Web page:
First of all, just because we spray pesticides on our food in the fields doesn’t mean it ends up in our bodies when we eat it–or at least we didn’t know that until this study was published in 2006. Researchers measured the levels of two pesticides running through children’s bodies by measuring specific pesticide breakdown products in their urine. Here are the levels of pesticides flowing through the bodies of 3- to 11-year olds during a few days on a conventional diet. Then they went on an organic diet for five days, and then back to the conventional diet. It’s clear that eating organic provides a dramatic and immediate protective effect against exposures to pesticides commonly used in agricultural production. The study was subsequently extended. Can you guess when the kids were eating organic? You don’t even need the labels on the graph to tell (see video). What about adults, though? We didn’t know, until now. Thirteen men and women consume a diet of at least 80% organic or conventional food for seven days, and then switched. And no surprise, during the mostly organic week, pesticide exposure was significantly reduced, and not just by a little: a nearly 90% drop in exposure.

So it can be concluded that consumption of organic foods provides protection against pesticides, but does that mean protection against disease? We don’t know—the studies just haven’t been done. Nevertheless, in the meantime, the consumption of organic food provides a logical precautionary approach.

Whether you consume organic fruits and vegetables or commercial ones, you should wash them prior to eating them. Next week, I’ll show you How to make your own fruit and vegetable wash. For more information be sure to check out my latest videos including this one Are Organic Foods Safer? on NutritionFacts.org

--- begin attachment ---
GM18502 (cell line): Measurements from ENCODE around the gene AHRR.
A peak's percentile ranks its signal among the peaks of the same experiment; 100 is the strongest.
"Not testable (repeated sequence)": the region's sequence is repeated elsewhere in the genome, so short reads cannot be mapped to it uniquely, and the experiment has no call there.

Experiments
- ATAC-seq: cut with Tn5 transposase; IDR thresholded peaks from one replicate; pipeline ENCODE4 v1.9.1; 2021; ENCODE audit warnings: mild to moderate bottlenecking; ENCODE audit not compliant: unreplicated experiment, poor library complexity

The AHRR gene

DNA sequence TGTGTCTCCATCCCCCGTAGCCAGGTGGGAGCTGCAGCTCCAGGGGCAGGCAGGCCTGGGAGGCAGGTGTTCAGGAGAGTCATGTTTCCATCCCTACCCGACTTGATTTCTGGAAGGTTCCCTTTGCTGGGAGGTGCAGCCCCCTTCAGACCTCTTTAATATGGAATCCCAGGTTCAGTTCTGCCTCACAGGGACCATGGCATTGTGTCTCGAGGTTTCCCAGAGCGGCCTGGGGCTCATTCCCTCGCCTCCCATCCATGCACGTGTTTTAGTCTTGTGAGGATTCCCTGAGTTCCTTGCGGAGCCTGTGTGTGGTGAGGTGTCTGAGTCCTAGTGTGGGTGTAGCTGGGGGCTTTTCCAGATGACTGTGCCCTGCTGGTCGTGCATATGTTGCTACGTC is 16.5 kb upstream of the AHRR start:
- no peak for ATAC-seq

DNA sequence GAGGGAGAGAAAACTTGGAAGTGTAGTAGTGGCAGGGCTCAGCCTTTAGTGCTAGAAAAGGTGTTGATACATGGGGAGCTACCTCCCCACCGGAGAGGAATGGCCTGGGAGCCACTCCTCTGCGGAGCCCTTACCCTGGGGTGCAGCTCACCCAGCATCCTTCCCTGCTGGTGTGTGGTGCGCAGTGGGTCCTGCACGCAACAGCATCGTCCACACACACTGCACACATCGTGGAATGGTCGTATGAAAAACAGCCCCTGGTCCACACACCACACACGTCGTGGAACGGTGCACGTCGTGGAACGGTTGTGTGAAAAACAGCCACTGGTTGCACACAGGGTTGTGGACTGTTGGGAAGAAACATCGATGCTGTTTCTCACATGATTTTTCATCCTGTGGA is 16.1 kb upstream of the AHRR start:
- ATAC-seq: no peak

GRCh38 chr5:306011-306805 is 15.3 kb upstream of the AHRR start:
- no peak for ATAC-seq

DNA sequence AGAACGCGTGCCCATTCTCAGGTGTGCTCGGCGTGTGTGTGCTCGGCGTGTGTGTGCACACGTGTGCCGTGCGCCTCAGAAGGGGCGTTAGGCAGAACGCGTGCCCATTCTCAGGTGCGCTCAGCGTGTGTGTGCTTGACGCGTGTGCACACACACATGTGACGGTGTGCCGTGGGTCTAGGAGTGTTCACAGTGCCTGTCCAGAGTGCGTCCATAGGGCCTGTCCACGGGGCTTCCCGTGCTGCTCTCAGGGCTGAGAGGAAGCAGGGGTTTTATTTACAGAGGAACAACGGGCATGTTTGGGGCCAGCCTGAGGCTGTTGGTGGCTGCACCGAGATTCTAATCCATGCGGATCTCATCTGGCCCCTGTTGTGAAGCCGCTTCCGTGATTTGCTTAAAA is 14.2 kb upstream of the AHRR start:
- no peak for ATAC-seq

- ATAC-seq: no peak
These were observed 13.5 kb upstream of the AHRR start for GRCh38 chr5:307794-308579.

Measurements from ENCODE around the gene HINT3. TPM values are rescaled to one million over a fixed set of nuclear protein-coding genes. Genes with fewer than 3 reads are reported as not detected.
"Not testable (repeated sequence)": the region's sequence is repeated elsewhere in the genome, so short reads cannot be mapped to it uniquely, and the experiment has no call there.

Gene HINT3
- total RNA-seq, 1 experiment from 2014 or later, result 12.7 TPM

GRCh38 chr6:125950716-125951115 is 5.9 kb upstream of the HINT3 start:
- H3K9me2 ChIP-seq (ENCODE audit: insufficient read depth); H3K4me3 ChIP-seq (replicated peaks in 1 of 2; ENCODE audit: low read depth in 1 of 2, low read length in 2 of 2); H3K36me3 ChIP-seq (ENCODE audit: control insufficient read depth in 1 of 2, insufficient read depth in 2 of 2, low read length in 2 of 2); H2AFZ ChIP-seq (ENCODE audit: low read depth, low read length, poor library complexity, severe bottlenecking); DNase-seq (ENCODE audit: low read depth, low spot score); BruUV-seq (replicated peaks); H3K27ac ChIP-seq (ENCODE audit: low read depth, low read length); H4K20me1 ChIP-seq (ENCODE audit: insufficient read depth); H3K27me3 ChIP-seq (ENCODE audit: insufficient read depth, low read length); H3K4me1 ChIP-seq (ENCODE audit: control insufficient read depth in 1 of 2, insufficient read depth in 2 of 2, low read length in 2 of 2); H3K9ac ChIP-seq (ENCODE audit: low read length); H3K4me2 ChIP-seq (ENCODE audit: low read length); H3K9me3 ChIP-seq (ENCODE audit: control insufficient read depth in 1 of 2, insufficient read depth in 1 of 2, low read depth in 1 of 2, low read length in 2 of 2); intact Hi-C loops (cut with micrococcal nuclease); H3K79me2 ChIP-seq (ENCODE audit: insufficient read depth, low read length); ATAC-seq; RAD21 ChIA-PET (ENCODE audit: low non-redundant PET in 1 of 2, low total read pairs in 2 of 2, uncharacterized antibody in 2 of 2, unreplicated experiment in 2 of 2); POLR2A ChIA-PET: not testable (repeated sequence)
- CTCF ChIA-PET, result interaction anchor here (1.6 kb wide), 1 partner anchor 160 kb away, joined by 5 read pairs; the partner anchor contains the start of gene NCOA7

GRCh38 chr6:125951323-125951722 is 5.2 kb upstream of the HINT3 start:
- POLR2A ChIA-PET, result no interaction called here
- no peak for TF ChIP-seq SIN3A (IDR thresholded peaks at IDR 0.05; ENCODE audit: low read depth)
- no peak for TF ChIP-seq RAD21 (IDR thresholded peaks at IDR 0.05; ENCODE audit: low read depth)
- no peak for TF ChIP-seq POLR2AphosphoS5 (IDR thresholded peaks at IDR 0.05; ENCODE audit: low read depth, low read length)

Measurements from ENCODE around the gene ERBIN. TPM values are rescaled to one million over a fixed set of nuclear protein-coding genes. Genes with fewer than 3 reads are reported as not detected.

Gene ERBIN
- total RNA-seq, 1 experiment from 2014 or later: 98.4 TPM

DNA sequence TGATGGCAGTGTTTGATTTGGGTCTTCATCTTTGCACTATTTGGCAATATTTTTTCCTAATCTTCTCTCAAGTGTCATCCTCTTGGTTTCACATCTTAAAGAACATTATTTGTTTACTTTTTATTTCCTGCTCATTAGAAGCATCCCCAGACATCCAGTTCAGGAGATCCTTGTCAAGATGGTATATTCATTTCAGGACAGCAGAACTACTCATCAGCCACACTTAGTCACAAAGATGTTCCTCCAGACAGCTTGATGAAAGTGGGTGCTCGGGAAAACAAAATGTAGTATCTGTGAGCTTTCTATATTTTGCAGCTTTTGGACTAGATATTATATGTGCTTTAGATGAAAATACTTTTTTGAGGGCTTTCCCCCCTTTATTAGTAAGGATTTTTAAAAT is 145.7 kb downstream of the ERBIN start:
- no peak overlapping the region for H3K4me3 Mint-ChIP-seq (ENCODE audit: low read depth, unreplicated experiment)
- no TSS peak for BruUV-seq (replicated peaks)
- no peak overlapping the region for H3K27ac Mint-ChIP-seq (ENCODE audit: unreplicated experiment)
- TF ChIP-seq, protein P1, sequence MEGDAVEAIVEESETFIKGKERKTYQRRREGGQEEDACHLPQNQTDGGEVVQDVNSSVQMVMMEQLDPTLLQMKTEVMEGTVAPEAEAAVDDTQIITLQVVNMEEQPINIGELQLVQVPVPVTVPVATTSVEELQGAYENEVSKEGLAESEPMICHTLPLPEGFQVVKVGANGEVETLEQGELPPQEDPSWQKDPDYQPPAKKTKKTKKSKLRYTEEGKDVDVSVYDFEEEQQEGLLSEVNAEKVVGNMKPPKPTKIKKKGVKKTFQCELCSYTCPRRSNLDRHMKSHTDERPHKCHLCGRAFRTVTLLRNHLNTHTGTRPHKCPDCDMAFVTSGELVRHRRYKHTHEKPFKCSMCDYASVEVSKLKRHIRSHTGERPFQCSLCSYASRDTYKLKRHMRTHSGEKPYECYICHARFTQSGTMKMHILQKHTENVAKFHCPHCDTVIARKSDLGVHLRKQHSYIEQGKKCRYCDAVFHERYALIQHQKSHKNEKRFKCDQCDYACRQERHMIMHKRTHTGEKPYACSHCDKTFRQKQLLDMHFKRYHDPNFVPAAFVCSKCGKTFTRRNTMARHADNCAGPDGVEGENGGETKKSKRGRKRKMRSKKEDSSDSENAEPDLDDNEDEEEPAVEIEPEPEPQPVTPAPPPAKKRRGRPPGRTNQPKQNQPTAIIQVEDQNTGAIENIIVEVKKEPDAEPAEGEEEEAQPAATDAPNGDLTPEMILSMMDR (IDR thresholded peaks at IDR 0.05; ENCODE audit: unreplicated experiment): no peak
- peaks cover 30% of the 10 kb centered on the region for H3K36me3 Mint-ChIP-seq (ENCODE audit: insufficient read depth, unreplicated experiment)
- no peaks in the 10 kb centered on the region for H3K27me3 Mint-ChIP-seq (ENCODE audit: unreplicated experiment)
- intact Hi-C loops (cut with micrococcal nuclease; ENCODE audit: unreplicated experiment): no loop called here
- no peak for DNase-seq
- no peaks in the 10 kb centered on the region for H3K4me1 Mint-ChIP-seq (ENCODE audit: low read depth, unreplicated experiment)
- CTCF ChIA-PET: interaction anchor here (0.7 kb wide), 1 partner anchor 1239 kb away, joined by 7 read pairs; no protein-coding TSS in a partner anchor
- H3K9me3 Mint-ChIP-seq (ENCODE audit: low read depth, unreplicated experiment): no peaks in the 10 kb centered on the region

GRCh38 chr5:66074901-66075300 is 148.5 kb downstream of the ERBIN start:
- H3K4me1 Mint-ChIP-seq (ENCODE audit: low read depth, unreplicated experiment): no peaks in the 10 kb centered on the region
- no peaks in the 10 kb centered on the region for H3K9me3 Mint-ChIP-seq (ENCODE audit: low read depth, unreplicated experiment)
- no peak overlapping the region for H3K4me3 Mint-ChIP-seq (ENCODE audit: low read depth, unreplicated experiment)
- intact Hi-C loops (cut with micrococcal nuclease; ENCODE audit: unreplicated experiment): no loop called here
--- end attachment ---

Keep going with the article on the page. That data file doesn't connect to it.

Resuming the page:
In health,

Michael

Dr. Michael Greger

Dr. Greger is a graduate of Cornell University School of Agriculture and Tufts University School of Medicine. He is also the founding member of the American College of Lifestyle Medicine. He is a physician, author and internationally recognized speaker on nutrition, food safety and public health issues. He has lectured at the Conference on World Affairs, testified before Congress, appeared on “The Dr. Oz Show” and “The Colbert Report,” and was an expert witness in the defense of Oprah Winfrey in the “meat defamation” trial. He is the author of the international bestseller “How Not To Die.” Currently, Dr. Greger serves on the advisory board for The Only Vegan At The Table and the North Texas Community Health Initiative. He is also the founder of NutritionFacts.org, a nutrition information website with hundreds of videos available for free. “Mondays With Michael” is a weekly column featuring the latest in science-based nutrition information.

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Robin D. Everson’s appreciation for art, food, wine, people, and places has helped her become a well-respected journalist. As a multi-faceted entrepreneur, Robin brings a unique look at the world of business through her many interviews and articles. A life-long lover of education, Robin seeks to learn and enlighten others about culture.